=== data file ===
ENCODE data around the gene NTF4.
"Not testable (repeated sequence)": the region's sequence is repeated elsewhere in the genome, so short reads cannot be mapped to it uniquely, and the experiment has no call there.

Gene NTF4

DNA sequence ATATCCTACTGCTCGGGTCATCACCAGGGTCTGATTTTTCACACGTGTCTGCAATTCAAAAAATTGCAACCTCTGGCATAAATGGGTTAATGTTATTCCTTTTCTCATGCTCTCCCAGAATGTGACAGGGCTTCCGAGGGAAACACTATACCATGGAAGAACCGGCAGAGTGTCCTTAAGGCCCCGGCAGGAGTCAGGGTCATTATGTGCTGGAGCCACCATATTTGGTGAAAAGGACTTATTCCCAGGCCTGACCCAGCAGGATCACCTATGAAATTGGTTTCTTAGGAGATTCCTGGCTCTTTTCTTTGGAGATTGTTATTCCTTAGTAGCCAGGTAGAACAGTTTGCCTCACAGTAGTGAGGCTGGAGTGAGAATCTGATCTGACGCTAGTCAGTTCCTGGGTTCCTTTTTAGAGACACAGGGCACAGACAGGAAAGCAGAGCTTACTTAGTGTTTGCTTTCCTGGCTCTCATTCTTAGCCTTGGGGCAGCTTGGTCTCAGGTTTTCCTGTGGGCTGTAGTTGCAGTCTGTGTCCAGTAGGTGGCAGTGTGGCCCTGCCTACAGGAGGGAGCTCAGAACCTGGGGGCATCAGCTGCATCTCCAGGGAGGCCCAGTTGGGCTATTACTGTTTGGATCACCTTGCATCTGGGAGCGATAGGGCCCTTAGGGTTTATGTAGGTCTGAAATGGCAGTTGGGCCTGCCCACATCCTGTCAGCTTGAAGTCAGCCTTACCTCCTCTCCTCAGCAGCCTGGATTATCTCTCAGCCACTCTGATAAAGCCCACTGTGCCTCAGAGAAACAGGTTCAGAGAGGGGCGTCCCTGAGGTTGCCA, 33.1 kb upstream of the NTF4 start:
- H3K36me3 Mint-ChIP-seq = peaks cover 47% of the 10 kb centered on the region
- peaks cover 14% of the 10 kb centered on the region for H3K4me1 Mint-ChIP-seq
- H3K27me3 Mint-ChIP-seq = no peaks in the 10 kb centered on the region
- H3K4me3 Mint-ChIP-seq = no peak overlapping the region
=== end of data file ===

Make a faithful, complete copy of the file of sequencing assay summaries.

ENCODE data around the gene NTF4.
"Not testable (repeated sequence)": the region's sequence is repeated elsewhere in the genome, so short reads cannot be mapped to it uniquely, and the experiment has no call there.

Gene NTF4

DNA sequence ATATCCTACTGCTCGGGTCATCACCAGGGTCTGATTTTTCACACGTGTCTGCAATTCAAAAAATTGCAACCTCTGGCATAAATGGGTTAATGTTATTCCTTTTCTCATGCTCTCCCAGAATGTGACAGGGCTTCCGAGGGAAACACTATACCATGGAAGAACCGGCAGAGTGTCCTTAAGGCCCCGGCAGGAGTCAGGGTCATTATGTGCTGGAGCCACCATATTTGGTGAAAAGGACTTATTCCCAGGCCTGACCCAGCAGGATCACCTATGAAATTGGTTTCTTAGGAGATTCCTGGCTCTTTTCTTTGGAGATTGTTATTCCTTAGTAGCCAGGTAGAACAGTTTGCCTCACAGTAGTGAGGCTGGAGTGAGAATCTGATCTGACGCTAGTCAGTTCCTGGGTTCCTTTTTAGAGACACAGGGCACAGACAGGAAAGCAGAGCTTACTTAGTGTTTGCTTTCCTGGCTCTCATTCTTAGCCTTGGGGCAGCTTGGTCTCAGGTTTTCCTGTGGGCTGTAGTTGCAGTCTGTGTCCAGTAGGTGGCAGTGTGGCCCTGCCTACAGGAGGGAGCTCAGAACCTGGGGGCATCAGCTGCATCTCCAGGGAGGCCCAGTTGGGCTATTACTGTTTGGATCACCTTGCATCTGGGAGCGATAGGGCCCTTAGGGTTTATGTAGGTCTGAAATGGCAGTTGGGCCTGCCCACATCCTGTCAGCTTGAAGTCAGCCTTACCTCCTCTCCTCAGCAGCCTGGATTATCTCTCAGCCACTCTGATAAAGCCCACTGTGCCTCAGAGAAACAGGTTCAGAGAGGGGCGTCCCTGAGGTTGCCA, 33.1 kb upstream of the NTF4 start:
- H3K36me3 Mint-ChIP-seq = peaks cover 47% of the 10 kb centered on the region
- peaks cover 14% of the 10 kb centered on the region for H3K4me1 Mint-ChIP-seq
- H3K27me3 Mint-ChIP-seq = no peaks in the 10 kb centered on the region
- H3K4me3 Mint-ChIP-seq = no peak overlapping the region